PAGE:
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8th August 2012; By KnucklesSonic8
Scavenging an open world, Tumble Pop tasks you with controlling a small bandana-wearing bounty hunter equipped with little more than a vacuum cleaner and the skin on his back. Venues are explored for the sole purpose of eradicating all the creatures who have taken up residence there, with the kinds of enemies seen being dependent on the world you visit. Locations include a circus tent, a castle, a pirate ship, and a space base; all things you've seen before in countless other games before this one, but with much relatively little detailing to distinguish these as being all that different from one another. There you will find mice (and not the ugly kind either), snowmen with shovels, balls of fire, cavemen, aliens, and mummies. The game almost immediately seems like it were taken straight out of an early storyboard for a less fleshed-out Ghostbusters plot, while at the same time foregoing any real plot to make sense of the plainly-laid-out situation.
Getting into it, you'll often find the design to be quite consistent in how each level is set up. Often organized with a bottom-to-top positioning of small platforms to climb and jump down to, the player will use the Circle Pad or +Control Pad to move around, pressing A to jump and holding B to keep the vacuum running for the capturing of enemies. The airbag equipped to your vacuum only offers temporary storage, meaning that after a few seconds the enemy stored inside will pop out, thus resulting in a loss of a life. I mean really, how practical is that? Can you imagine cleaning your house with a device like that? I'd rather use a traditional broom and dustpan. Less hassle that way. At any rate, despite the suggestion of a very small container with which to perform your cleaning duties, there's more room inside the vacuum than you'd imagine. You can actually hold a bunch of enemies inside at once if you're fast enough, but you have to remember to release the B Button before or as the audio cues come on so they aren't let loose without your consent. Garbage (sounds cruel, but that's what they are!) fired from your vacuum will turn into stars that bounce off the sides of levels and colliding with other creatures that get in the way. The programmed trail is usually easy to predict and follow, but the firing of shots does have a tendency to appear slightly erratic at times.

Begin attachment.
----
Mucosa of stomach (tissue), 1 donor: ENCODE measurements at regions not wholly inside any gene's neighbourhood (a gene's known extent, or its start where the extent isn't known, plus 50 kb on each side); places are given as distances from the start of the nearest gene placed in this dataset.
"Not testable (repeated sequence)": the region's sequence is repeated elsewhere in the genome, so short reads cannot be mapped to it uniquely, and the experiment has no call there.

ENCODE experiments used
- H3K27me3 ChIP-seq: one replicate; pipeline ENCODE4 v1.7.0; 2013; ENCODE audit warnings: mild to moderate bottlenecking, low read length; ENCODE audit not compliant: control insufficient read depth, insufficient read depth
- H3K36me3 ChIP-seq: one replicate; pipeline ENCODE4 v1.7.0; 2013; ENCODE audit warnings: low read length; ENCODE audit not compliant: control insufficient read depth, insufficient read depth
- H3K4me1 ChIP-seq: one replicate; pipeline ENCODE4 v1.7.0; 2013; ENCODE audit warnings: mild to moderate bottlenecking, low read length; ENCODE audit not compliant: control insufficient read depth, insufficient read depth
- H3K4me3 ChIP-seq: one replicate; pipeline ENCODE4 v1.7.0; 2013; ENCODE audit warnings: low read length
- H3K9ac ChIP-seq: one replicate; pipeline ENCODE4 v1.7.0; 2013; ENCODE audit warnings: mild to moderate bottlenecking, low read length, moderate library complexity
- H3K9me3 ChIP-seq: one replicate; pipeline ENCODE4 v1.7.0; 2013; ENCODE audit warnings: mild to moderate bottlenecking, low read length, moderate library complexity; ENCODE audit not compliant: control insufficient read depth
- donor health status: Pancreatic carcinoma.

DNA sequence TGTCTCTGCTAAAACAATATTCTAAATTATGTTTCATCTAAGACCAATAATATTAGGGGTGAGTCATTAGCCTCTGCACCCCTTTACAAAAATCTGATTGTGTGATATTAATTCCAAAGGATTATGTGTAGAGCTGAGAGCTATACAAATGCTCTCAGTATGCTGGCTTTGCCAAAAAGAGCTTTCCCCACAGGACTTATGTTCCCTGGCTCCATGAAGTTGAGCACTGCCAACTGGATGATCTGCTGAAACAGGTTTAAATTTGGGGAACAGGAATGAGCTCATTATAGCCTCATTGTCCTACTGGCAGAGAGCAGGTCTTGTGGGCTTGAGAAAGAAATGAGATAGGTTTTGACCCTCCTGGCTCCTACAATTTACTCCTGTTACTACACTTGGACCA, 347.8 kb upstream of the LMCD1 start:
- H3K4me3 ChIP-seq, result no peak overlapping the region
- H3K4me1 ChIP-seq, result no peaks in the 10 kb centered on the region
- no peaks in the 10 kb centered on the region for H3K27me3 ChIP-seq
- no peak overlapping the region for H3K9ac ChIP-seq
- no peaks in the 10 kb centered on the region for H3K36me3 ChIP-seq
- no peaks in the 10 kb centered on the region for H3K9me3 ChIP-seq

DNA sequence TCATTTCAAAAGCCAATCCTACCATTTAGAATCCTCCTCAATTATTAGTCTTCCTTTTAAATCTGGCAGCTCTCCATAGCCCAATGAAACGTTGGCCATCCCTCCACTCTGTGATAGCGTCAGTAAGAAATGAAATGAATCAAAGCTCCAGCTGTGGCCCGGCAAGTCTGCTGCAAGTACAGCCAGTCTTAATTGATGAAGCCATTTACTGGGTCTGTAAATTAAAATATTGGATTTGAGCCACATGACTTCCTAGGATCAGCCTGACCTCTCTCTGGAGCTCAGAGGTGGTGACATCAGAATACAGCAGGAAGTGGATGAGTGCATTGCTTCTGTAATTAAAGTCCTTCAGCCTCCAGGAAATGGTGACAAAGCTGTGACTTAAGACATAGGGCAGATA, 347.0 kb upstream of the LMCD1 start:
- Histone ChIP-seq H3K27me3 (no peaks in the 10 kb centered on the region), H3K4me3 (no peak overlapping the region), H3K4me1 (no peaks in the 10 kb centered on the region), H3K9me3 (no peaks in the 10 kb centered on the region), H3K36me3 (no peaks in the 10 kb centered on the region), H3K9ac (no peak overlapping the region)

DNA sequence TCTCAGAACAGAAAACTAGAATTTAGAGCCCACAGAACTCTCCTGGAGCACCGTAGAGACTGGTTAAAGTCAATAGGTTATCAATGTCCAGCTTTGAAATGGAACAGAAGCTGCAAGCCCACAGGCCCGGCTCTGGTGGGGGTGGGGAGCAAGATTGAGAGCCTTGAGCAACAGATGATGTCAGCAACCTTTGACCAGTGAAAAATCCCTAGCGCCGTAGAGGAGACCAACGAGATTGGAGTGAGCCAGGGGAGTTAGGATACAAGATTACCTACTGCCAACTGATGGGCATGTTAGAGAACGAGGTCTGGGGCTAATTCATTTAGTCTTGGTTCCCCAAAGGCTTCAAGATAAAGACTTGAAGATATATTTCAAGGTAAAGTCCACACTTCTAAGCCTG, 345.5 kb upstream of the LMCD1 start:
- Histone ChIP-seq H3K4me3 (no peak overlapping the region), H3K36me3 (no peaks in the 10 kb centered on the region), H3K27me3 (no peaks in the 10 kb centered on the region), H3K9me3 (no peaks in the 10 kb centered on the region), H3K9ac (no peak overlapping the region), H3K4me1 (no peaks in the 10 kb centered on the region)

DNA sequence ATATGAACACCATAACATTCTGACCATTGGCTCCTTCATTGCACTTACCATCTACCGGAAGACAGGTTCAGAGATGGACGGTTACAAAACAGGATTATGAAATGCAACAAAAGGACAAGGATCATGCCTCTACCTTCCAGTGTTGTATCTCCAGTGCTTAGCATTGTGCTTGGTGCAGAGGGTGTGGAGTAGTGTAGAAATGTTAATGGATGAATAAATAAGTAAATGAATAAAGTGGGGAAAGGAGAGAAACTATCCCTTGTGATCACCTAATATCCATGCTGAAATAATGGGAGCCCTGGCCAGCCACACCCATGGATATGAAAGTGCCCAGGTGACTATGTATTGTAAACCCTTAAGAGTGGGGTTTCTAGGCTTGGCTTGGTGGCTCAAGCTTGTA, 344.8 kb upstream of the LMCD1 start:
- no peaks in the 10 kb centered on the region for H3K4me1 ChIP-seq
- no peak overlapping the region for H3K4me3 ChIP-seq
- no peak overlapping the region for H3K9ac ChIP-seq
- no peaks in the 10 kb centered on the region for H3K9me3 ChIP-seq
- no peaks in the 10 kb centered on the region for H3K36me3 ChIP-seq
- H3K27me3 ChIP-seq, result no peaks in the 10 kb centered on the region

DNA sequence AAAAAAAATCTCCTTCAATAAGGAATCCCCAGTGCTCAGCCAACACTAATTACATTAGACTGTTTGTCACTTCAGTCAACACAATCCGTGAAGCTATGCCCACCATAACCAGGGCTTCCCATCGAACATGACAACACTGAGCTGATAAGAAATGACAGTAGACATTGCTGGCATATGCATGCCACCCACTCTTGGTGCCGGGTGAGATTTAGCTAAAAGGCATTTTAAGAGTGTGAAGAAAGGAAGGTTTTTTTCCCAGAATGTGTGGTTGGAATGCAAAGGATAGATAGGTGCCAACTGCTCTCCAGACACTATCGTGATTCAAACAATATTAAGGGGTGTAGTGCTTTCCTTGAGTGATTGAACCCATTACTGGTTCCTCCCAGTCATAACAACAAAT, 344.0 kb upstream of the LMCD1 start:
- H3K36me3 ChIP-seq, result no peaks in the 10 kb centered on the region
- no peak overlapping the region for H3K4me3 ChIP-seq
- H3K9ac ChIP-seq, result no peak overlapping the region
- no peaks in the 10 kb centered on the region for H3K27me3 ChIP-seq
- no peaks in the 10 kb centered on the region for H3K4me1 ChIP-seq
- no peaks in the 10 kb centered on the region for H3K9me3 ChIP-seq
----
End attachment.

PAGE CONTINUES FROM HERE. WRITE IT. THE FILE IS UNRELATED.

One other key feature integrated into the gameplay has to do with the collecting of letters that spell out the name of the game. Collect them all and you can advance to the next stage without even having to clear every single enemy, but not before engaging in a bonus game that lasts roughly 40 seconds or so. Very simply, items will fall from the top of the screen and you just have to catch them before they disappear soon after they land on the ground. Truth be told, it's very boring, and to have to go about this multiple times throughout does wear thin after a while. How much better it would have been to have something truly special occur once all the letters have been gathered together. I can’t see all remaining enemies suddenly breaking out in song, but maybe something like a souped-up upgrade would've added something unique to the experience. As it stands, I couldn't help but see the letter collection as an underutilized element.
Aiding you in your goals are five temporary items that appear both at random and when enemies are defeated. These can be activated by first selecting them on the Pause Menu with Start, then pressing the Select button as you move back to the game space. The first one -- a set of running shoes -- is the most helpful in taking out enemies quickly as it allows your character to move at a quicker pace. If you'd prefer to take the direct approach, you can use the clock item to stop the regular three-minute time limit for a few seconds, but this does not affect the enemies in any capacity. For maximum sucking power, the POW item comes in real handy as it doubles the range of your device's reach, and last but not least, the white suit grants temporary invincibility. I did say five items, didn't I? Well, technically there are only four real power-ups; the last one is just a collectible, and not even an all-important one either. Coins collected as you go about your adventure can predictably be used in shops to purchase the very same items described above along with additional lives, but they also serve another purpose. You'll notice certain forks in the road along each world's path that have booths. After spending your cash on bullets to insert into your device, a side activity begins that has you jumping up and down platforms on one side of the level so the bullets have enough height to reach enemies strolling on the opposing side. It's all rather uneventful stuff, and after one or two tries, you won't be enticed in the slightest to return to them again, not even with the prospect of earning bonuses. It's a good thing they're optional, unlike the bonus games.